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October Books 4) Labyrinth, by Kate Mosse

I had been warned that this novel of parallel plots between 1209 and 2005 was pretty dire, but it is vastly superior to The Da Vinci Code, and will appeal to the same sort of reader. I found it a bit dull in places and implausible - these fictional conspiracies always tend to have perfect knowledge of their situation apart from the One Thing our heroes can tell them - but there's a nice sense of the scenery of southern France.

I had logged the book as Not Fantasy before reading it, but in fact in the last couple of chapters it turns out that one of the 2005 characters has lived the whole way through from the thirteenth century, and the cave where the story started is collapsed by supernatural means, so I think in the end it is on the sff side of the boundary (certainly more securely so than Cryptonomicon).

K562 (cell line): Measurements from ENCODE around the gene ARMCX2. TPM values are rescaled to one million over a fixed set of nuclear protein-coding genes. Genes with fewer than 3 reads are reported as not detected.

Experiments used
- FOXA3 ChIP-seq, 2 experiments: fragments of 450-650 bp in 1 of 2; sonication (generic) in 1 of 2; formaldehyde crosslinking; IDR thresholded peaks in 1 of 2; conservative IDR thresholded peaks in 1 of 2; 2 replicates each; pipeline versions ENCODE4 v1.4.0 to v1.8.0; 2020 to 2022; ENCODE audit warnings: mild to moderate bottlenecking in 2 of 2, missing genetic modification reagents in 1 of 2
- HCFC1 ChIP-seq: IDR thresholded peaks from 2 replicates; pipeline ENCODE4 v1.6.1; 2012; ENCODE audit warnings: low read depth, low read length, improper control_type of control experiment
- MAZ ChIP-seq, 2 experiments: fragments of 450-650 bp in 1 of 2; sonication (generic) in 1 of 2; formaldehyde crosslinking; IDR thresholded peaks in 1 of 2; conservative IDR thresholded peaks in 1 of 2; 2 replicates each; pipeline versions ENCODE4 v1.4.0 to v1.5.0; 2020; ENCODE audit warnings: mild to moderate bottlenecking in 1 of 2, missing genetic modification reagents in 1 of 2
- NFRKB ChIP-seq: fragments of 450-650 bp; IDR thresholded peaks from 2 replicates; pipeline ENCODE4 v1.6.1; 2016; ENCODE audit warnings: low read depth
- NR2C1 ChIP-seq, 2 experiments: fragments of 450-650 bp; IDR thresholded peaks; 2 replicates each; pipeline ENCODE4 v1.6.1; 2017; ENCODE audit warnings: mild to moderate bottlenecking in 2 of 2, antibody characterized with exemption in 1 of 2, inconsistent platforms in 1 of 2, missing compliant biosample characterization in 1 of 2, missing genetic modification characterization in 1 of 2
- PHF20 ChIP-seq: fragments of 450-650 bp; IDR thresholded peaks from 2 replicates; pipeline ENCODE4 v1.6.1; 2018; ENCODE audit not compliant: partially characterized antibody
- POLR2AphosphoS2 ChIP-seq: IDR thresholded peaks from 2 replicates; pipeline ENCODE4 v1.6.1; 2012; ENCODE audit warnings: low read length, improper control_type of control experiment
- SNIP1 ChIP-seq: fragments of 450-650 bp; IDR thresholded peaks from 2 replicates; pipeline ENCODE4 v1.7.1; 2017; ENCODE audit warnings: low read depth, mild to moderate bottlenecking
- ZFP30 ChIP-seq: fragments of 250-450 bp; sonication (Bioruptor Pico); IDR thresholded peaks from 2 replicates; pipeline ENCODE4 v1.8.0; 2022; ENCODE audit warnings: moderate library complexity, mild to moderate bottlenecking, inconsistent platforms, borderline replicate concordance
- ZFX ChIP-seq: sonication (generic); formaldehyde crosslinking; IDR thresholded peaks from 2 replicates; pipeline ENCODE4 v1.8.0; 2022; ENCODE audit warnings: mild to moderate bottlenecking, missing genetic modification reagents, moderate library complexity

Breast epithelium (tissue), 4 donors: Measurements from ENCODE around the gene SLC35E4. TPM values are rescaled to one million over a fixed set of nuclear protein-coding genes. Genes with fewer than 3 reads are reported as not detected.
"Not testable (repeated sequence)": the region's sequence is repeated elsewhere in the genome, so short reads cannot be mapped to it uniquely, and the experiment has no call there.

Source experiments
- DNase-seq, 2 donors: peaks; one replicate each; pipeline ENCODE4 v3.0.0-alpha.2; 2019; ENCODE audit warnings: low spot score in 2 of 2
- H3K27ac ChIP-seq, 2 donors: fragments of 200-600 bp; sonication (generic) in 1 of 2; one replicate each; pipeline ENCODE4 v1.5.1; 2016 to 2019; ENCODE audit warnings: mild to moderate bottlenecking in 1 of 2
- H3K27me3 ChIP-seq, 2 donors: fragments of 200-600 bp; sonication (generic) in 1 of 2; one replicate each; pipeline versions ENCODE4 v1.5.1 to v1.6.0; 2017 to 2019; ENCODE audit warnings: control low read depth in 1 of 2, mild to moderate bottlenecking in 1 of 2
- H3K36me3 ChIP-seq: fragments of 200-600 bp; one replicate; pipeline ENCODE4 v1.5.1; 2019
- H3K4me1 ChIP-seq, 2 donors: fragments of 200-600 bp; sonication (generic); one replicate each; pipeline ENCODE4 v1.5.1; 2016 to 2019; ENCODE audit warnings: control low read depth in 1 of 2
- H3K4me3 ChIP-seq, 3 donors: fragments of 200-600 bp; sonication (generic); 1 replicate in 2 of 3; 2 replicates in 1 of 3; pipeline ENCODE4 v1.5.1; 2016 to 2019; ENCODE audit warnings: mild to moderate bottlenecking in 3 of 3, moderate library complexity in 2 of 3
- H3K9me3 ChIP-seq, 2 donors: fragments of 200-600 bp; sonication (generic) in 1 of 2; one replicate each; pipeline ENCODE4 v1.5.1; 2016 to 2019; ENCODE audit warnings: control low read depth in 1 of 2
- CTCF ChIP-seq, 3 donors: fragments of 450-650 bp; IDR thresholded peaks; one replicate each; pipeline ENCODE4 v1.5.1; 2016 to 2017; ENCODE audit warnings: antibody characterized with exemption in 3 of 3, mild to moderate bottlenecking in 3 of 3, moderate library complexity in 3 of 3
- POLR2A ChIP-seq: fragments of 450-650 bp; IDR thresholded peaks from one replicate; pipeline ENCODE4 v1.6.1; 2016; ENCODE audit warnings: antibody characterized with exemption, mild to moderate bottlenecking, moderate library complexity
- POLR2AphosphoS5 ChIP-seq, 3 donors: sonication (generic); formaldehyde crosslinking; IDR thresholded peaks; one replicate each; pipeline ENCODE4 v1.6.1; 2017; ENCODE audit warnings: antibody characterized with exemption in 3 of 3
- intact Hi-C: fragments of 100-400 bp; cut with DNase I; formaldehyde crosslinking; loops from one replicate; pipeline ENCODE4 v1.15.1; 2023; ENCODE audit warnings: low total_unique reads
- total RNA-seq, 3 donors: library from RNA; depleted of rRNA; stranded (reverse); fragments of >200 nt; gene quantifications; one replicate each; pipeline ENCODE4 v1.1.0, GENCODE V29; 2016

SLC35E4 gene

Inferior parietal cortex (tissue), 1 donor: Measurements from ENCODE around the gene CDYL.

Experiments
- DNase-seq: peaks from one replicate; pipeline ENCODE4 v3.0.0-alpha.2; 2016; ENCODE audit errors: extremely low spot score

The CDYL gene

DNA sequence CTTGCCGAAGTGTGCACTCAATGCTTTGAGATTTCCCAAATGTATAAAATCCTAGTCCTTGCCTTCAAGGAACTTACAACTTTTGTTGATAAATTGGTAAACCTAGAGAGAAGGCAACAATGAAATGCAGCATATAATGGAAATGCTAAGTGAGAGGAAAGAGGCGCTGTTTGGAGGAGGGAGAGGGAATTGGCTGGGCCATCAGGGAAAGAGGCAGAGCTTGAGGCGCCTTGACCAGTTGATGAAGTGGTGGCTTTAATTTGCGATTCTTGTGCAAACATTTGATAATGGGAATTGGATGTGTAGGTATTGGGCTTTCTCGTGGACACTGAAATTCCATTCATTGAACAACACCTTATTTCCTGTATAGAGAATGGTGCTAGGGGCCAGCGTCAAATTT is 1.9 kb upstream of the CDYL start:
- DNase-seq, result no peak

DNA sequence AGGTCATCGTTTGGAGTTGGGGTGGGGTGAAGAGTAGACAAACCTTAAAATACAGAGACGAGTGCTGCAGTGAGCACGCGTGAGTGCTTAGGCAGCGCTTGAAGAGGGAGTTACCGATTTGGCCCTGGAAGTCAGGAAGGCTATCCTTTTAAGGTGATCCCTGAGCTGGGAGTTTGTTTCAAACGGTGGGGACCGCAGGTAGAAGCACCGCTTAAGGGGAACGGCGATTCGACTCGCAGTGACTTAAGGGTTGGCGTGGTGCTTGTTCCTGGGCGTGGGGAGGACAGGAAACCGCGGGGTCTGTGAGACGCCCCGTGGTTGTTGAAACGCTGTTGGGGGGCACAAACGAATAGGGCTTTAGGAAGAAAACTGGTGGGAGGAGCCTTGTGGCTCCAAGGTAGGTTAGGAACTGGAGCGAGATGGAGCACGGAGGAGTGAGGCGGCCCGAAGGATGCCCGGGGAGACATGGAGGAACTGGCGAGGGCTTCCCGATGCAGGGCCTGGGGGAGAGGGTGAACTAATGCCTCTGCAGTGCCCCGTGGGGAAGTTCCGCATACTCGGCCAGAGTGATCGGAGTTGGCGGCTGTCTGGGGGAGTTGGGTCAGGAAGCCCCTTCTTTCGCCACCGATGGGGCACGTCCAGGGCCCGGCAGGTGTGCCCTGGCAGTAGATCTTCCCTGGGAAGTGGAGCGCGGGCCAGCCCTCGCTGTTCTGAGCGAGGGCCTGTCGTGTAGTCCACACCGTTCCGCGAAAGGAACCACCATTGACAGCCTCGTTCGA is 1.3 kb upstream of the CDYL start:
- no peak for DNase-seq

Nov. 3rd, 2009 09:36 pm (UTC)
I classed this book as a thinking man's "Da Vinci Code". Better written and, as you say, a nice introduction to the South of France. Enjoyable, not brilliant, but missing the glaring factual errors in Dan Brown's book.

I was disappointed that "Cryptonomicon" just ended up being a gold rush. A weak story for the size of the book. I did not give up on Stephenson and was rewarded with "Snow Crash". Quite enjoyed "Anathem", but again, disappointed with the end, in as much as a bunch of friends (the gang) get to to into space and fight the bad guys. (Or did they?...)

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